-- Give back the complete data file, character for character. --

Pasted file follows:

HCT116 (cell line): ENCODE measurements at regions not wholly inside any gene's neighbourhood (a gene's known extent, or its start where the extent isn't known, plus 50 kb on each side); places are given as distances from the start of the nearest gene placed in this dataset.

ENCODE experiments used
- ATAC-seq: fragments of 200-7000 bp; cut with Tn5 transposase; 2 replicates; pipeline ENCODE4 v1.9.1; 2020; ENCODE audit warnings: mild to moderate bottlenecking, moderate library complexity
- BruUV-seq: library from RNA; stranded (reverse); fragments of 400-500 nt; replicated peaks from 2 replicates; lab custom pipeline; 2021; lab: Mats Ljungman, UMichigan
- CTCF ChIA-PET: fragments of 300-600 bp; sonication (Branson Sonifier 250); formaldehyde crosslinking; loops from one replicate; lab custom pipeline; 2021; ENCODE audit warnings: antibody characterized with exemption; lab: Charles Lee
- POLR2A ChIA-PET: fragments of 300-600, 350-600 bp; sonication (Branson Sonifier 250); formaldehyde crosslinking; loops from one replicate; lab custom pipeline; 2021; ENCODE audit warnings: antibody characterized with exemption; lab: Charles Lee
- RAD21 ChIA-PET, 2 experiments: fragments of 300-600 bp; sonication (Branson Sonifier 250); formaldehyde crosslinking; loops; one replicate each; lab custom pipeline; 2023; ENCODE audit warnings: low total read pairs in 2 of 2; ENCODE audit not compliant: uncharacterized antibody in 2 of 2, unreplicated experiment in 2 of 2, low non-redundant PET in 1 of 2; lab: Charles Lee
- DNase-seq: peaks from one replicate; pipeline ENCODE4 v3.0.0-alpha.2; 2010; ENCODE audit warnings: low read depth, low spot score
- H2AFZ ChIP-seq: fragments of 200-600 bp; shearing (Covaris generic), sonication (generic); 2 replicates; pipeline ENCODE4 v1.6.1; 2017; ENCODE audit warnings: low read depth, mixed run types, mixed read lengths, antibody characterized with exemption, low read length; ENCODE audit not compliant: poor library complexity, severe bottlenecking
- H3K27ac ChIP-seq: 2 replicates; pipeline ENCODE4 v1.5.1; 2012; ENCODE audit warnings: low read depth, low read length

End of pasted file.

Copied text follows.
HCT116 (cell line): ENCODE measurements at regions not wholly inside any gene's neighbourhood (a gene's known extent, or its start where the extent isn't known, plus 50 kb on each side); places are given as distances from the start of the nearest gene placed in this dataset.

ENCODE experiments used
- ATAC-seq: fragments of 200-7000 bp; cut with Tn5 transposase; 2 replicates; pipeline ENCODE4 v1.9.1; 2020; ENCODE audit warnings: mild to moderate bottlenecking, moderate library complexity
- BruUV-seq: library from RNA; stranded (reverse); fragments of 400-500 nt; replicated peaks from 2 replicates; lab custom pipeline; 2021; lab: Mats Ljungman, UMichigan
- CTCF ChIA-PET: fragments of 300-600 bp; sonication (Branson Sonifier 250); formaldehyde crosslinking; loops from one replicate; lab custom pipeline; 2021; ENCODE audit warnings: antibody characterized with exemption; lab: Charles Lee
- POLR2A ChIA-PET: fragments of 300-600, 350-600 bp; sonication (Branson Sonifier 250); formaldehyde crosslinking; loops from one replicate; lab custom pipeline; 2021; ENCODE audit warnings: antibody characterized with exemption; lab: Charles Lee
- RAD21 ChIA-PET, 2 experiments: fragments of 300-600 bp; sonication (Branson Sonifier 250); formaldehyde crosslinking; loops; one replicate each; lab custom pipeline; 2023; ENCODE audit warnings: low total read pairs in 2 of 2; ENCODE audit not compliant: uncharacterized antibody in 2 of 2, unreplicated experiment in 2 of 2, low non-redundant PET in 1 of 2; lab: Charles Lee
- DNase-seq: peaks from one replicate; pipeline ENCODE4 v3.0.0-alpha.2; 2010; ENCODE audit warnings: low read depth, low spot score
- H2AFZ ChIP-seq: fragments of 200-600 bp; shearing (Covaris generic), sonication (generic); 2 replicates; pipeline ENCODE4 v1.6.1; 2017; ENCODE audit warnings: low read depth, mixed run types, mixed read lengths, antibody characterized with exemption, low read length; ENCODE audit not compliant: poor library complexity, severe bottlenecking
- H3K27ac ChIP-seq: 2 replicates; pipeline ENCODE4 v1.5.1; 2012; ENCODE audit warnings: low read depth, low read length